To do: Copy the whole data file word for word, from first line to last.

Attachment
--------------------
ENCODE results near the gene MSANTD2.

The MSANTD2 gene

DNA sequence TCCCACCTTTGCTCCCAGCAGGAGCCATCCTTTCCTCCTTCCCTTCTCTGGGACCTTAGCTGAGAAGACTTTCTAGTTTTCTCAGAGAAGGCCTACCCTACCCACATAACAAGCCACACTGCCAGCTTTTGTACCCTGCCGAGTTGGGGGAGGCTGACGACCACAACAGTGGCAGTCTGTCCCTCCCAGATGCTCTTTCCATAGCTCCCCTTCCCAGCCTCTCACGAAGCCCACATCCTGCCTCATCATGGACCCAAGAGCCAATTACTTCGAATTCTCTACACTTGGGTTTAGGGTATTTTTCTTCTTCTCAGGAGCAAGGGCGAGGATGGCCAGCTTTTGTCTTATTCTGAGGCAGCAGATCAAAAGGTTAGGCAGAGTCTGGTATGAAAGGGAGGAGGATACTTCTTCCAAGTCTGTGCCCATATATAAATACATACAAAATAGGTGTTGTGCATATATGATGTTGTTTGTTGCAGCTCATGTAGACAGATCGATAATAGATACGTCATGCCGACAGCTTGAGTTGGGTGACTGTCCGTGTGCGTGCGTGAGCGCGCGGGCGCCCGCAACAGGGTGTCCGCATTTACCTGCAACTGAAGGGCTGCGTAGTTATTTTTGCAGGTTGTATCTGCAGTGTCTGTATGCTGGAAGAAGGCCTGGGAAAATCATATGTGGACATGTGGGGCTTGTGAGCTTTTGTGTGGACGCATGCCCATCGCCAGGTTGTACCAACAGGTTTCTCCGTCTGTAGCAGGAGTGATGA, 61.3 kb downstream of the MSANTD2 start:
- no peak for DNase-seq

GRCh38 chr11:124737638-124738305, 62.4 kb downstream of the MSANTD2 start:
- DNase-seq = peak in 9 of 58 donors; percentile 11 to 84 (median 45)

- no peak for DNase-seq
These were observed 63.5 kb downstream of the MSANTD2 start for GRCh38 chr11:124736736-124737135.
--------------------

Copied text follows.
ENCODE results near the gene MSANTD2.

The MSANTD2 gene

DNA sequence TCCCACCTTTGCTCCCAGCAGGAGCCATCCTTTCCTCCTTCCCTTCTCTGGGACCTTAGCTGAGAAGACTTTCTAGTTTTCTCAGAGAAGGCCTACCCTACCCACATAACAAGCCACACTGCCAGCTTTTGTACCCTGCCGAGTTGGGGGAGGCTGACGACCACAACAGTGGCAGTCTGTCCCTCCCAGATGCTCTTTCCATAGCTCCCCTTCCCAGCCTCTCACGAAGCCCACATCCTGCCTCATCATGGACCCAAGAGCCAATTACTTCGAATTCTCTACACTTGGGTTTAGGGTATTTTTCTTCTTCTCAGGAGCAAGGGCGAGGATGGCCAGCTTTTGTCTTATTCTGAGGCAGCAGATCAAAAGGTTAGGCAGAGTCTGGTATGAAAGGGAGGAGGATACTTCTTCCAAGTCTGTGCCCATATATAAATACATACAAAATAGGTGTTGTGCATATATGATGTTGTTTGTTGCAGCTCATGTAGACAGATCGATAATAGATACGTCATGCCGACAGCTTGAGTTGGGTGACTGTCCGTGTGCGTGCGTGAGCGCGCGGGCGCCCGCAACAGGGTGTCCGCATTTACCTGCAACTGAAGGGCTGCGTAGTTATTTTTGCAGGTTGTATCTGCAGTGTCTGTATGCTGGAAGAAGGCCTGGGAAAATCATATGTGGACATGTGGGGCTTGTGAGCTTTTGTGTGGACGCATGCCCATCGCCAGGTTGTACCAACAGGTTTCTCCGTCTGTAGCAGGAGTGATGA, 61.3 kb downstream of the MSANTD2 start:
- no peak for DNase-seq

GRCh38 chr11:124737638-124738305, 62.4 kb downstream of the MSANTD2 start:
- DNase-seq = peak in 9 of 58 donors; percentile 11 to 84 (median 45)

- no peak for DNase-seq
These were observed 63.5 kb downstream of the MSANTD2 start for GRCh38 chr11:124736736-124737135.